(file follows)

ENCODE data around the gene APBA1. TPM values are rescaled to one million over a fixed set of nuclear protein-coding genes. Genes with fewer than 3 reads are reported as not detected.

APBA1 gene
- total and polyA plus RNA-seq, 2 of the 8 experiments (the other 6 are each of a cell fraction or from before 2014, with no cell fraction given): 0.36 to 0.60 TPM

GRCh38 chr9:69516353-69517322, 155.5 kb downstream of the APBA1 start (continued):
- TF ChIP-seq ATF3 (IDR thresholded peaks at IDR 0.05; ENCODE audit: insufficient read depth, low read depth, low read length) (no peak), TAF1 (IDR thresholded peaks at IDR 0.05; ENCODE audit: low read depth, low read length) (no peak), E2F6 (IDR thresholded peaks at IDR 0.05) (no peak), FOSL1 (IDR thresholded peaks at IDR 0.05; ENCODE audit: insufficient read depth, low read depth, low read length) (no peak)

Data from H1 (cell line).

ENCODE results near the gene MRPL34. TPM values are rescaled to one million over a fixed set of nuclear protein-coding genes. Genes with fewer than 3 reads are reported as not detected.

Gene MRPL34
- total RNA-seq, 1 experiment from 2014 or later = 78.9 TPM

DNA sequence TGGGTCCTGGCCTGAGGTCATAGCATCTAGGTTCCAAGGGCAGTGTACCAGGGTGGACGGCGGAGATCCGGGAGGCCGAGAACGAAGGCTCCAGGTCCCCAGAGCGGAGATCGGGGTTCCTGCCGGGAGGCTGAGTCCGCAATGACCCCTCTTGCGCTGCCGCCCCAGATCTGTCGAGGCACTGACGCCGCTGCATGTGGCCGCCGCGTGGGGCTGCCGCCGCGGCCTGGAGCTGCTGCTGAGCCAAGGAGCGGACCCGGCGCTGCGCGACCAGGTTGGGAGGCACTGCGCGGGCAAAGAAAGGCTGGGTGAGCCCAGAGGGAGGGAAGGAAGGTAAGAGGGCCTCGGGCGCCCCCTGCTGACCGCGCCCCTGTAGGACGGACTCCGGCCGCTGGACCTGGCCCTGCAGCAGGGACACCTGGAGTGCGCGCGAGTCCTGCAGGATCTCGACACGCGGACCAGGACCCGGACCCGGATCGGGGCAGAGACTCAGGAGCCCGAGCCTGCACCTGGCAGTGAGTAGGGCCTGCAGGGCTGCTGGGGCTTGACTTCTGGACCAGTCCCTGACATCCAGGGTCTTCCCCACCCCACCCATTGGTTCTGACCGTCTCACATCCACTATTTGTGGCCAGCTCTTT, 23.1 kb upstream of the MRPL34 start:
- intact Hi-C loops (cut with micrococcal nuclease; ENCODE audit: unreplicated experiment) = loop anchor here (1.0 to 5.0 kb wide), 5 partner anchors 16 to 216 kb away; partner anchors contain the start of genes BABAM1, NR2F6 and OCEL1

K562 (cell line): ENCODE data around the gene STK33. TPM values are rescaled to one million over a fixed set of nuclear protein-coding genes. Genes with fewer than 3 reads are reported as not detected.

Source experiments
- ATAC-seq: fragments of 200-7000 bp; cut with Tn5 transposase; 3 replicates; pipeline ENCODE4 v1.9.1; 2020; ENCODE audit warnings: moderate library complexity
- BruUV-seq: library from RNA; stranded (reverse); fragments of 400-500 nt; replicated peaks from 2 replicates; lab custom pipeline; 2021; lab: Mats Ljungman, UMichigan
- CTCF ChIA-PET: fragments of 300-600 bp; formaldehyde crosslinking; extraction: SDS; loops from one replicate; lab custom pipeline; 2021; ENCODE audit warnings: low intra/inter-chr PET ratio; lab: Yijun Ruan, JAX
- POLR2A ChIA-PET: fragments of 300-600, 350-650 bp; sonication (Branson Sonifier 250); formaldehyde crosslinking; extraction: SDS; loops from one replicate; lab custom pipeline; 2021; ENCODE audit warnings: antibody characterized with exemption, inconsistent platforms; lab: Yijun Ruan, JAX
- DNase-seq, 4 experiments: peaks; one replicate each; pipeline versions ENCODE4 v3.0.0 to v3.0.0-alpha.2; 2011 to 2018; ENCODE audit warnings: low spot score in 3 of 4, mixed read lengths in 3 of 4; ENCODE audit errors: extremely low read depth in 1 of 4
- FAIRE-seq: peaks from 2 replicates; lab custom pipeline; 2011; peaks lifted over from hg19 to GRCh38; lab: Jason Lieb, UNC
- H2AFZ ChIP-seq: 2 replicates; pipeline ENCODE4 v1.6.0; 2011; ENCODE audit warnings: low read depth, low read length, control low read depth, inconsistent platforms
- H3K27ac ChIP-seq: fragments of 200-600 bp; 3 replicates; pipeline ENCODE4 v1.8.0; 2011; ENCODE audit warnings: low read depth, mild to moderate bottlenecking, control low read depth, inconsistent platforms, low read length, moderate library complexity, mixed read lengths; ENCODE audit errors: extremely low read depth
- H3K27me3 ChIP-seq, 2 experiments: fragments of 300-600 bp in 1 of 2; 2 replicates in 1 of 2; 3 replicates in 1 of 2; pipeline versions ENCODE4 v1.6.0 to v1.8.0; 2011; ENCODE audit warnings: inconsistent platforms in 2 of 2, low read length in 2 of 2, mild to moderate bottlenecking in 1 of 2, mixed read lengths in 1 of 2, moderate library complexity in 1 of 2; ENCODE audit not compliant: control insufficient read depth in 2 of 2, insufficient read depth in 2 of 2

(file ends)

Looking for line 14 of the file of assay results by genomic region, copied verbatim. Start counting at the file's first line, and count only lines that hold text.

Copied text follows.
- ATAC-seq: fragments of 200-7000 bp; cut with Tn5 transposase; 3 replicates; pipeline ENCODE4 v1.9.1; 2020; ENCODE audit warnings: moderate library complexity